At a recent press conference hosted by online fashion retailer Myntra in Bengaluru, the word 'profit' came up far more often than at any other e-commerce-related event in the city in the past. While it was a landmark event for the Flipkart-owned company, as it was announcing its plans to go "mobile only", the conference turned out to be of significance for the Indian e-commerce sector at large, after Myntra's Founder and CEO Mukesh Bansal said that the company was focused on turning profitable and hoped to do so by the end of 2016, nine years after it started operations.
This is perhaps the first time a new-age online commerce company in the country has gone beyond the much-talked-about gross merchandise value, or GMV, and spoken about profits and margins.
For most e-commerce companies, net revenue is often a small fraction of the GMV, or the value of merchandise sold over a year. For instance, despite its current GMV of over $4 billion, India's largest online retailer Flipkart loses Rs 2.23 for every Rs 1 of revenue, according to Trak.in, a mobile and start-up blog. The blog says Amazon loses Rs 1.90 and Snapdeal Rs 1.72 for every rupee earned.
Globally, too, the trend is no different. The world's largest e-commerce company, Alibaba, had a GMV of around $97 billion in March 2015, while its revenue for the quarter stood at just $2.77 billion.
According to experts, Myntra's focus on profitability is reflective of two major trends in the Indian e-commerce ecosystem - consumers' willingness to shop despite smaller discounts and a strong base of buyers that is leading to higher sales volumes. A key factor that could help Myntra reach profitability ahead of several other players is its sole focus on fashion. For e-tailers, the segment carries a much higher profit margin than most other products.
"The hiring that these companies have been doing has changed in the recent past. They are hiring a lot from consulting firms, etc, which could be aimed at giving more structure to their businesses. They perhaps are looking to run their companies more as serious businesses and less as just start-ups," says Yugal Joshi, practice director at Everest Group. However, he says profitability is unlikely to come just from volumes. "The company is also likely to do other things such as controlling costs and increasing operational efficiency," he says.
So besides its targeted profitability, Myntra, which was acquired by Flipkart last year, is also aiming for a GMV of $1 billion (around Rs 6,500 crore) by 2016 and $5 billion (Rs 32,000 crore) over three to four years. The company's current GMV is around $400 million (around Rs 2,600 crore).
The company also wants to keeps its focus intact on fashion and look at ways to differentiate itself from other similar players. "There are about 30-35 million people who shop online in India, and over five years we will see the number going up to 150-200 million," Bansal told Business Standard in an interview. "Myntra will continue to hold its leadership as a fashion retailer and continue to differentiate. Fashion will be more than a $100-billion market and 25-30 per cent will be online, serviced by both marketplace and vertical players. Vertical fashion will be about $8-12 billion and our aspiration is to have at least 50 per cent of that."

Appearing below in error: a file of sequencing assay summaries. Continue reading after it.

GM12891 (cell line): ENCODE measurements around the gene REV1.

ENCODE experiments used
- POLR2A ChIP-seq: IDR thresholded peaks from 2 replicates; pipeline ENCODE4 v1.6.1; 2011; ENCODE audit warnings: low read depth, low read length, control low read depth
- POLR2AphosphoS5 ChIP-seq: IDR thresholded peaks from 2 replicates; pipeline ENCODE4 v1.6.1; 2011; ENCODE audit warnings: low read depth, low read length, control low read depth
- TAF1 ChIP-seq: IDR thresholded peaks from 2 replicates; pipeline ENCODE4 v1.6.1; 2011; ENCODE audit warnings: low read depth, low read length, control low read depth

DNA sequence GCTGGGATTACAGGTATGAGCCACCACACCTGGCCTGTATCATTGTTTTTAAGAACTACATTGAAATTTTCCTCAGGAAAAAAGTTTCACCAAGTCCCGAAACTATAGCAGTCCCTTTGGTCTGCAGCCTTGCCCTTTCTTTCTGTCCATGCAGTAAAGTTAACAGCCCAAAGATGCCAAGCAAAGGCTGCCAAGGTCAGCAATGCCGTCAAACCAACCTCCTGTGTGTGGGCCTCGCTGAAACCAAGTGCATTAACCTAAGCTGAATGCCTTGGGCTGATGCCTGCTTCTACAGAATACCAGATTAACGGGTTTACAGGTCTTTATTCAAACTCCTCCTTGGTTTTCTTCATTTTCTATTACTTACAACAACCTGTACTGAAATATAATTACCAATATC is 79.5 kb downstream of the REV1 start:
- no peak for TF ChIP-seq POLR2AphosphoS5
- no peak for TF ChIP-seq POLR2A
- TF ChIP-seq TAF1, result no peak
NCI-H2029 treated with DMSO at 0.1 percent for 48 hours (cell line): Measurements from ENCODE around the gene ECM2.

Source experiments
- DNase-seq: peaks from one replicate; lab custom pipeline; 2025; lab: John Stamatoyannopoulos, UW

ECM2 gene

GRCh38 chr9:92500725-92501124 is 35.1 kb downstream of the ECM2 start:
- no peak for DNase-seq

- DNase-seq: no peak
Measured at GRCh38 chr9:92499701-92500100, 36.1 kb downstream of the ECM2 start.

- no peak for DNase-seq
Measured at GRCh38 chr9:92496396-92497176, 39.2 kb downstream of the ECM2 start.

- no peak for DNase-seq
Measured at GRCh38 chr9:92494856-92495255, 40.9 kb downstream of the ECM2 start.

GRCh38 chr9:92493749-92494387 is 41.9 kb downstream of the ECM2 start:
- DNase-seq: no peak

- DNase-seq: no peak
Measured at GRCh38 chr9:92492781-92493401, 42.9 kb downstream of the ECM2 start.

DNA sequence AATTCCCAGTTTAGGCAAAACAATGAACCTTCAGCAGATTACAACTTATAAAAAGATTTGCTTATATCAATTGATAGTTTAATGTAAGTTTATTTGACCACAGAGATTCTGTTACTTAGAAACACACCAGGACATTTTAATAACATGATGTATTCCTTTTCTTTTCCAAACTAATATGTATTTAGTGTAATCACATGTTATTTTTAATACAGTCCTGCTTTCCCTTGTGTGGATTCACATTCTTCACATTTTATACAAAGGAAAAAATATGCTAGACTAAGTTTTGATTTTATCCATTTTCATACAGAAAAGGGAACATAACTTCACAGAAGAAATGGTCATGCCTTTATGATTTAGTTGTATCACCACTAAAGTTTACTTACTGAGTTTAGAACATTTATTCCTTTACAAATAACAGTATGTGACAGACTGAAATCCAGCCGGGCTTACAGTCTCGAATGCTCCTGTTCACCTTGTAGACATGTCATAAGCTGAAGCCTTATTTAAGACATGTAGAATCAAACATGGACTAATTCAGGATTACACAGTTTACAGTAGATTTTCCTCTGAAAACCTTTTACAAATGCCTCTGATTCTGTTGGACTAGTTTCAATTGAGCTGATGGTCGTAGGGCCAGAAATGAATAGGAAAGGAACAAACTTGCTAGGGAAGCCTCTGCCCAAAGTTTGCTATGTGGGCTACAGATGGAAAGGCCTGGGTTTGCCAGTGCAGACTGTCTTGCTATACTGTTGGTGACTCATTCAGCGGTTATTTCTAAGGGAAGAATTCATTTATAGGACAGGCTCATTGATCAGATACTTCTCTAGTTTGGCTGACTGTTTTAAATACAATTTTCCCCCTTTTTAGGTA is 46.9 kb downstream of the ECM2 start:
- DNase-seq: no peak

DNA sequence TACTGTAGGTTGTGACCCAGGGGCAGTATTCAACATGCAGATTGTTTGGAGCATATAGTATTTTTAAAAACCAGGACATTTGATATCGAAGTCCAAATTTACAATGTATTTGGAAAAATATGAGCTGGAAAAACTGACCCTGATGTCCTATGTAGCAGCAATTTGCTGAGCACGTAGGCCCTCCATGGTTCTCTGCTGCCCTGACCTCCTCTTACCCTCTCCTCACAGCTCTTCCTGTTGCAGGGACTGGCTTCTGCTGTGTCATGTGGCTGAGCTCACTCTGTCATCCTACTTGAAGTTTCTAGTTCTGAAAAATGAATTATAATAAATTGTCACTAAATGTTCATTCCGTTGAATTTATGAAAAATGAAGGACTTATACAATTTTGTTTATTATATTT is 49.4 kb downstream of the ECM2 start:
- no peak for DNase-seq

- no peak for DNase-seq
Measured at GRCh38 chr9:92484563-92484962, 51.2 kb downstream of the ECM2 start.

There may be some headwinds for the online retailer in near future. It has seen a 10 per cent drop in sales ever since it shut down its website to turn into an app-only e-tailer last week. The company, however, says it had expected this initial dip and it hopes to return to the level prior to the move soon enough.
Ahead of the pack
While Myntra may be on course to turning profitable, other players such as Flipkart and Snapdeal are likely to take much longer to reach break-even. This is mainly because fashion and lifestyle, the categories that Myntra operates in, attract highest margins, while those like electronics, which, though among the top grossers for most players, have very tight margins.
"It (turning profitable) is not an unrealistic target as one of the key areas of major spends, brand promotion, is coming down," says Harish V of Grant Thorton about Myntra.
Myntra's charting a course that is vastly different from the one followed at Flipkart. While it is busy consolidating its position and moving towards a profitable future, parent Flipkart has a different perspective. Flipkart's Chief Financial Officer Sanjay Baweja in an interview to Business Standard recently said that the company was not "settled yet" and was still "nascent".
However, it is not to say that Flipkart is not thinking about profit. The company is only "not willing to talk about it" or mention a timeline for its goals. "Our entire thought process about making the best bang for the buck is about ensuring we have the right efficiencies to give a great experience to customers. The stickiness of our customers will enable us to move towards profitability," Baweja had said.
Even as most analysts see Myntra's profit goals as a sign of the sector's growing maturity, some believe it may be too soon for an Indian e-tailer to forego growth and look at profit. They say that with even old e-commerce players such as Amazon are less focused on profits and more on growth, Myntra's move may be due to pressure from investors, or even its parent, Flipkart.
"This is a strange move, because it would mean that even at this small stage, the company is finding it hard to find avenues to reinvest in its business," says an industry expert who does not want to be named. "At this scale and growth rate, when a start-up thinks more about profit and less about growth, it indicates that the company is finding it hard to get funds from other avenues. A lot of funding is now going to new formats, such as food technology companies," the industry expert adds.